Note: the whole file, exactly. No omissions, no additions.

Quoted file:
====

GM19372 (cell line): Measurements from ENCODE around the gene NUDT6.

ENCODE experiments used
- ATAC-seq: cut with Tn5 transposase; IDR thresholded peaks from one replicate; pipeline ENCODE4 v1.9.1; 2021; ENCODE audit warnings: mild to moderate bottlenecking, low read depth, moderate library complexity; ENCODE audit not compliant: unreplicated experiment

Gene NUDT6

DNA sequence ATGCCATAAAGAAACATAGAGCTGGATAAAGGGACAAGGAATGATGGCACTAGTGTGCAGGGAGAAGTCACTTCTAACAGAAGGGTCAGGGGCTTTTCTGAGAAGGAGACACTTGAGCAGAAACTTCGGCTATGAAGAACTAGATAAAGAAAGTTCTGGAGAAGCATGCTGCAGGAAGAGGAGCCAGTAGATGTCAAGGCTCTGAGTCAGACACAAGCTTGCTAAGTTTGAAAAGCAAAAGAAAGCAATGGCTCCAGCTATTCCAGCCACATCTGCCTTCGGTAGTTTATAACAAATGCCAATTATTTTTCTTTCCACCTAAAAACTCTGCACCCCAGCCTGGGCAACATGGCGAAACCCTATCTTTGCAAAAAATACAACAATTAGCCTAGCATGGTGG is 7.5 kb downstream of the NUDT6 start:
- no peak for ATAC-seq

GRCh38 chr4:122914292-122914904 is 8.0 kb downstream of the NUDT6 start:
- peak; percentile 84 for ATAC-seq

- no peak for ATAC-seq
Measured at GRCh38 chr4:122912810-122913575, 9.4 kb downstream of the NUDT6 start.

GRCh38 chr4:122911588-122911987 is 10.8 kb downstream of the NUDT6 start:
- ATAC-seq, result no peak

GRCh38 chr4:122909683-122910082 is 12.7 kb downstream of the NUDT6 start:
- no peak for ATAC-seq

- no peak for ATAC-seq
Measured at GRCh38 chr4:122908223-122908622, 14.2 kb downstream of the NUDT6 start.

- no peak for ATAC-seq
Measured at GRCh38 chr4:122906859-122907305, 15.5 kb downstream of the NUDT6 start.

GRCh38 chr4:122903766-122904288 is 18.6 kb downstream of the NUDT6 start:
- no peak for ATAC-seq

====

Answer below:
GM19372 (cell line): Measurements from ENCODE around the gene NUDT6.

ENCODE experiments used
- ATAC-seq: cut with Tn5 transposase; IDR thresholded peaks from one replicate; pipeline ENCODE4 v1.9.1; 2021; ENCODE audit warnings: mild to moderate bottlenecking, low read depth, moderate library complexity; ENCODE audit not compliant: unreplicated experiment

Gene NUDT6

DNA sequence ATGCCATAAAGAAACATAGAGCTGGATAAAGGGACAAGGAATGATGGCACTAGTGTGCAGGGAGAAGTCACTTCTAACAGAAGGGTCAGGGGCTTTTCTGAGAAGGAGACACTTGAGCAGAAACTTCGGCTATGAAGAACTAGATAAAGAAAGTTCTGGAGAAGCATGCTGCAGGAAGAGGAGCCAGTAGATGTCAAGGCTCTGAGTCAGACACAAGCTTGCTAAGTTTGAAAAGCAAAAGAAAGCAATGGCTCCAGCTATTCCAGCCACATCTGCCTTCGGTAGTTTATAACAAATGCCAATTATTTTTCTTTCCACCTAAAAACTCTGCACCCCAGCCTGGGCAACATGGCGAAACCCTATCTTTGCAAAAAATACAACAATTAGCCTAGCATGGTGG is 7.5 kb downstream of the NUDT6 start:
- no peak for ATAC-seq

GRCh38 chr4:122914292-122914904 is 8.0 kb downstream of the NUDT6 start:
- peak; percentile 84 for ATAC-seq

- no peak for ATAC-seq
Measured at GRCh38 chr4:122912810-122913575, 9.4 kb downstream of the NUDT6 start.

GRCh38 chr4:122911588-122911987 is 10.8 kb downstream of the NUDT6 start:
- ATAC-seq, result no peak

GRCh38 chr4:122909683-122910082 is 12.7 kb downstream of the NUDT6 start:
- no peak for ATAC-seq

- no peak for ATAC-seq
Measured at GRCh38 chr4:122908223-122908622, 14.2 kb downstream of the NUDT6 start.

- no peak for ATAC-seq
Measured at GRCh38 chr4:122906859-122907305, 15.5 kb downstream of the NUDT6 start.

GRCh38 chr4:122903766-122904288 is 18.6 kb downstream of the NUDT6 start:
- no peak for ATAC-seq